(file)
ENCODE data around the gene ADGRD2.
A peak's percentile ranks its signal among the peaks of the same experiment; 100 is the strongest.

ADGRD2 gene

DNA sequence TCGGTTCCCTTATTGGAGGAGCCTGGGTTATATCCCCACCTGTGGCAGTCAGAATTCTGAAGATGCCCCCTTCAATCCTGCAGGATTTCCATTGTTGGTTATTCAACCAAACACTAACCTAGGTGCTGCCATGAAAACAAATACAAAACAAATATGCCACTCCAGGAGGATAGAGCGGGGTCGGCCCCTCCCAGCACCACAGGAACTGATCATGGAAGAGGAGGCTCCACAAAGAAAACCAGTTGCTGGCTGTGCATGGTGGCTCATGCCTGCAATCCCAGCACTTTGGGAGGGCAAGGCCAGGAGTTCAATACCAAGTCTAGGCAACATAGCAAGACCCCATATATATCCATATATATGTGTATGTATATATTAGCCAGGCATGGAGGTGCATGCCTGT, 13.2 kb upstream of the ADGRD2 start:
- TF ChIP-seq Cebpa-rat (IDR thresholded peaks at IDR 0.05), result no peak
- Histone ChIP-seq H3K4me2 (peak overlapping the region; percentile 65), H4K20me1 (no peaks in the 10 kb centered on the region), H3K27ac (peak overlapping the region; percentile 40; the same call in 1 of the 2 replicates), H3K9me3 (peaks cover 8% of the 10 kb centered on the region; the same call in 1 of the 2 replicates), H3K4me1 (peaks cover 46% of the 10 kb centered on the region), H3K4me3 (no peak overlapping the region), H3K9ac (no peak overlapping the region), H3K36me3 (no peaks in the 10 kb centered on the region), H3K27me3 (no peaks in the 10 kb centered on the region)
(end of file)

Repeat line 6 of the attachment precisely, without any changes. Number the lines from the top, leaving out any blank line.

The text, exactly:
- Histone ChIP-seq H3K4me2 (peak overlapping the region; percentile 65), H4K20me1 (no peaks in the 10 kb centered on the region), H3K27ac (peak overlapping the region; percentile 40; the same call in 1 of the 2 replicates), H3K9me3 (peaks cover 8% of the 10 kb centered on the region; the same call in 1 of the 2 replicates), H3K4me1 (peaks cover 46% of the 10 kb centered on the region), H3K4me3 (no peak overlapping the region), H3K9ac (no peak overlapping the region), H3K36me3 (no peaks in the 10 kb centered on the region), H3K27me3 (no peaks in the 10 kb centered on the region)